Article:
Oberlin Blogs

On Having a Roommate

May 1, 2020

Emily Humphreys ’21

Before I came to college, I had never shared a room. Needless to say, I was nervous. What if my roommate had a completely different schedule than me? What if we disagreed about who got which side of the room? What if we just didn’t get along?

About a month before Orientation, the college sent out a survey that would help them pair us with our soon-to-be roommates.  I pored over questions about what time I went to bed, whether I was neat or messy, whether I was comfortable sharing a room with someone of a different gender, and how I felt about substance use. After carefully considering my answers, I submitted the survey, and the waiting began. After what felt like forever, I got an email with a name. I would be living with Caitlin McDermott.

I immediately did what any sane person would do and rushed to Facebook. I went through profile after profile trying to find someone who fit the description. The first Caitlin McDermott was too old. The second was too young. The third already went to college in California. Finally, I accepted defeat. I would just have to wait.

In the end, she found me. Looking back, our first conversation was painfully awkward.

Caitie: “Hi! So, we are roommates! I’m really excited to finally be able to talk to you! Sorry, it’s so late, don’t feel pressured to respond now, but yeah I’m excited to get to know you :)”

Me: “Hey! I’m excited to get to know you, too!”

Caitie: “Aw yay! Sorry if I'm bad at responding, I’m currently in NH on vacation with not a lot of wifi hahaha. So, I mean … what should I know about you? Lol I’m not particularly sure how to start this conversation haha”

Me: “No worries! I’m bad at responding, too.”

Over the next few days, we talked about where we’re from, what we wanted to study, whether we’re cat people or dog people, and a million other small talk topics. Behind the nervous chatter and plethora of exclamation points, we were doing the hard work of getting to know someone new, building a relationship, and though we did not know it yet, laying the foundation of a fast friendship.

My first few weeks living with Caitie were incredibly uncomfortable. She is a tremendously sweet person, and there was nothing she was doing that made her hard to live with, I just wasn’t used to sharing a space with someone else yet. I’m a pretty shy person, and also an introvert, so my room is a really important place for me. It’s somewhere I can go to relax, a place I can exist and know I’m safe. Especially, those first few weeks, I was super overwhelmed by college, so every chance I got I retreated back to our dorm room. Because I didn’t know Caitie well, I had a hard time relaxing when she was around. I felt like my room was a public space, which was a really stressful experience for me.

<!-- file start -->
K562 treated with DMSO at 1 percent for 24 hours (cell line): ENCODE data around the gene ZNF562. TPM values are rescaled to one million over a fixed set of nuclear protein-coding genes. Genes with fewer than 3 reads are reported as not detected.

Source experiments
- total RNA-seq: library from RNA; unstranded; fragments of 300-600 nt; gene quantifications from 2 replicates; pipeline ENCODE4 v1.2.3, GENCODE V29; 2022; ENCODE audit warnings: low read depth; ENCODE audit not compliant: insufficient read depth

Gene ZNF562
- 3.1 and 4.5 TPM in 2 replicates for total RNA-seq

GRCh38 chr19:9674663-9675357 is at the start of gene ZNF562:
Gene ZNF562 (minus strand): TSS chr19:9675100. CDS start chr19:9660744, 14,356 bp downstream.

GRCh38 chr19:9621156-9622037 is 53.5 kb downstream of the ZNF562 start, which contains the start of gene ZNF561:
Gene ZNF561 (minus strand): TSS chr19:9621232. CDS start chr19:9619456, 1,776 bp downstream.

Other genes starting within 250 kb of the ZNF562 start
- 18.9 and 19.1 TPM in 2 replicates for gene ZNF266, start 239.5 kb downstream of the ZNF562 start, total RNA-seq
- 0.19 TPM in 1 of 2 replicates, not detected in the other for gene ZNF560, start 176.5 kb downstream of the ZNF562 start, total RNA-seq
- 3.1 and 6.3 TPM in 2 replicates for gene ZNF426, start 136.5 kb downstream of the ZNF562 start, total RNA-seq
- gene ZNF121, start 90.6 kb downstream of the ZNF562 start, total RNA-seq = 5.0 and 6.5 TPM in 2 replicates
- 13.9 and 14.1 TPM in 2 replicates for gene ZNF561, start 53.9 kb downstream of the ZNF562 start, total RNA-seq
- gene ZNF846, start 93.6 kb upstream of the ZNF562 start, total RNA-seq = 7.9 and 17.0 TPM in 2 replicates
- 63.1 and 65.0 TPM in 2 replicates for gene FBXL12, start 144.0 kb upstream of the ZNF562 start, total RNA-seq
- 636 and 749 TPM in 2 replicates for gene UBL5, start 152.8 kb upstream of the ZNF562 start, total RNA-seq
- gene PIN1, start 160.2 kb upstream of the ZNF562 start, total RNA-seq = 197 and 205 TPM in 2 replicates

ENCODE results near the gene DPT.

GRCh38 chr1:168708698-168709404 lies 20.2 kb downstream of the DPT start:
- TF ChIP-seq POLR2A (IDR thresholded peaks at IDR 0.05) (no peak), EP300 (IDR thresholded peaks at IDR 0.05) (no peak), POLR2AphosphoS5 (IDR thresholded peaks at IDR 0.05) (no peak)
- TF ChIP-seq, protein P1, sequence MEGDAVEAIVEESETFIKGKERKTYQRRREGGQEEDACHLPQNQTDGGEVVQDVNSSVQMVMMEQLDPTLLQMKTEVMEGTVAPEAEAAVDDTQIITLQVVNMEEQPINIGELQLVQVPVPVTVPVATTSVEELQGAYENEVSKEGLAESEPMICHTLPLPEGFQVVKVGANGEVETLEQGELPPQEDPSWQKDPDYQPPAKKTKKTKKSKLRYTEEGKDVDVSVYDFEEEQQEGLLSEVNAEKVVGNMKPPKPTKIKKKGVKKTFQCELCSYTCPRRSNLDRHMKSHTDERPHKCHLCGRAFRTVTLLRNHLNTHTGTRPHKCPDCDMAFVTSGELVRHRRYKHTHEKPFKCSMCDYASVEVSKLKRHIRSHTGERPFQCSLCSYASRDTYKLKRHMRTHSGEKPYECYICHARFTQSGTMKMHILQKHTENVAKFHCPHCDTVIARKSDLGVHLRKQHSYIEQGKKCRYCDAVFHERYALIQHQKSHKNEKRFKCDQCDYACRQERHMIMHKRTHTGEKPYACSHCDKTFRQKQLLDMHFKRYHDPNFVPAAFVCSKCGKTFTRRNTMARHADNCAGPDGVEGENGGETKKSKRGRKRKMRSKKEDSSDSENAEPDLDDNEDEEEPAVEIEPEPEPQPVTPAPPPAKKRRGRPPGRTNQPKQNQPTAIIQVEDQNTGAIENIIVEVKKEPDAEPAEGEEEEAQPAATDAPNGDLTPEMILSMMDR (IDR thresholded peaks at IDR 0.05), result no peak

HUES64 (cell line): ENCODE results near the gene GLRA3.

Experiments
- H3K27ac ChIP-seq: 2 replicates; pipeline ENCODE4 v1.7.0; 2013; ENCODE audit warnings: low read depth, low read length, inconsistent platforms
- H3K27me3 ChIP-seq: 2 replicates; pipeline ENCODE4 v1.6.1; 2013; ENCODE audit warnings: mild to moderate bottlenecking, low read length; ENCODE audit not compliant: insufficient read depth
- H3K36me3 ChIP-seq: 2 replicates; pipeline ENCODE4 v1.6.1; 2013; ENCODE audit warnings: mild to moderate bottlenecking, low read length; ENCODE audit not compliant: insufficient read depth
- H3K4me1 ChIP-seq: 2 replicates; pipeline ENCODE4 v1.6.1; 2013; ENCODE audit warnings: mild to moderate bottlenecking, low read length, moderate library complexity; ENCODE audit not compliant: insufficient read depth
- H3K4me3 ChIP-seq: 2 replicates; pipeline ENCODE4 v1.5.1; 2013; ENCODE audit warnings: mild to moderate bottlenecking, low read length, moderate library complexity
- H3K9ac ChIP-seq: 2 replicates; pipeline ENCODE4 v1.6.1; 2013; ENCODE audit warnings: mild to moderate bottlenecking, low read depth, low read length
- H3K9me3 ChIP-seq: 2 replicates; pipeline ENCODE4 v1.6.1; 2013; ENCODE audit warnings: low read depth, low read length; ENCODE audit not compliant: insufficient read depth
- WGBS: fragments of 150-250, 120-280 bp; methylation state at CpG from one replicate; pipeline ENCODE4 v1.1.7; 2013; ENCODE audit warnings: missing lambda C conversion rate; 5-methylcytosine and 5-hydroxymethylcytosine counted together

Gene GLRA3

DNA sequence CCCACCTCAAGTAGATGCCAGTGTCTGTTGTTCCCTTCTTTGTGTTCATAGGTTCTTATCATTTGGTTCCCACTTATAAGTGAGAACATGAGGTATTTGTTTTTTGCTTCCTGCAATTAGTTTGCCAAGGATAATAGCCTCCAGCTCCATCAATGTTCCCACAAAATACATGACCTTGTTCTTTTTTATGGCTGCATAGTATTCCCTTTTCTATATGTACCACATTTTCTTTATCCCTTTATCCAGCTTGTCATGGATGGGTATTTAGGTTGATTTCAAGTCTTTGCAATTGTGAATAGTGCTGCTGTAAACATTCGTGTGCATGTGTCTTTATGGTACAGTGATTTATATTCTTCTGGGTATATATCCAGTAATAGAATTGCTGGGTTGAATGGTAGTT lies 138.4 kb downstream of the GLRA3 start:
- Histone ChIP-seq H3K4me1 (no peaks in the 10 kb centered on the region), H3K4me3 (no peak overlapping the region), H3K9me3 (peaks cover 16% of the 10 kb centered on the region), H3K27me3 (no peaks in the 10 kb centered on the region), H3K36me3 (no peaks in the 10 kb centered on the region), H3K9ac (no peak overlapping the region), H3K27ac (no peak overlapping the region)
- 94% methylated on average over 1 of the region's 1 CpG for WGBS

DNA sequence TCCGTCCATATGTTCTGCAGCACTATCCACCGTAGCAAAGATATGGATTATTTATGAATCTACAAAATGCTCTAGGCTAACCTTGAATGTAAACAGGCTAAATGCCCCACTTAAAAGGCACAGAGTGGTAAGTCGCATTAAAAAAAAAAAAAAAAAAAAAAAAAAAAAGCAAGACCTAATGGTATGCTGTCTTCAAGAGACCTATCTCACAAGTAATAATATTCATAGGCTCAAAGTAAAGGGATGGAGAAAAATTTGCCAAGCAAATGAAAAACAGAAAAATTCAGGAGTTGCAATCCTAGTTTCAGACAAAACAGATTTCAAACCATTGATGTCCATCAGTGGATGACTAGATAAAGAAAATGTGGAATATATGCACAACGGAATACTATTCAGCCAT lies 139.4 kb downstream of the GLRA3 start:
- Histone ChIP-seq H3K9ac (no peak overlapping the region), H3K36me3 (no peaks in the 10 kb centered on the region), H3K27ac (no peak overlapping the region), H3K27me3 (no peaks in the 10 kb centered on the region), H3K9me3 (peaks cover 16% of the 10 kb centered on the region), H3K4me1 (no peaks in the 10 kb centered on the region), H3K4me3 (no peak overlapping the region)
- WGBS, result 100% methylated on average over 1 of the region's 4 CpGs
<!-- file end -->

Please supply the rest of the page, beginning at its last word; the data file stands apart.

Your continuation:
As time went on, we slowly got more comfortable with each other.  Occasionally, we would talk about how our days went, what we were excited about, or how much homework we had. A lot of the time, though, we just sat in silence, each doing our own thing. I found I really enjoyed just existing side by side. Quiet moments are less lonely when someone you care about is nearby.

One day, when I got back to our room, she asked me how I was doing and I told her I was feeling stressed, and overwhelmed, and alone. She offered to make me tea and we both talked about life while clutching steaming mugs against our chests. Thus, began a long tradition of making tea for each other. When we’re happy, we make tea. When we’re tired, we make tea. And, most of all, when life is dreadful, unkind, and terribly unfair, we make tea. It’s a way of acknowledging that we might not be able to change the way the world is, but we can care about each other and face it together.  

Over the course of that first year, we went to almost every one of our dorm activities, stayed up late into the night talking about religion, and comforted each other through midnight tears. She came to cheer me on at my Ultimate Frisbee competitions, and I went to see her K-Pop dancing class perform. When it came time to decide on housing for our second year, we found that while we both were enticed by the idea of having our own room, we didn’t want to live alone quite as much as we wanted to live together.

To this day, Caitie and I are very different. She goes to bed late, and I go to bed early. She tends to be more messy, and I tend to be more clean. She’s studies humanities and I study science. But I’ve come to find none of that really matters. We have learned to compromise and communicate. If something is bothering one of us, we make time to talk about it. That way resentments never linger for too long. Sometimes we can’t understand where the other person is coming from, but we always respect each other and make sure to listen.

Caitie and I have been roommates for the last three years, with plans to live together next year as well. I’m writing this from my room at home, and honestly, it feels kind of empty without the silent-togetherness that is Caitie typing on her laptop, doing makeup at her desk, or just generally living her life parallel to mine.

Looking back, between opposite schedules and divergent interests, I don’t think we would have become friends if we hadn’t been placed together our freshman year. I know lots of people who had freshman roommates with whom they never got particularly close. They lived together for a while but ultimately found their own niche.

It would have been fine if this were my experience too. But I’m grateful that, filling out that survey, I got so much more than just a roommate. I stumbled across one of the people who informs the way I live my life, and, until I stopped to think about it, I didn’t even notice. I was too busy making tea.

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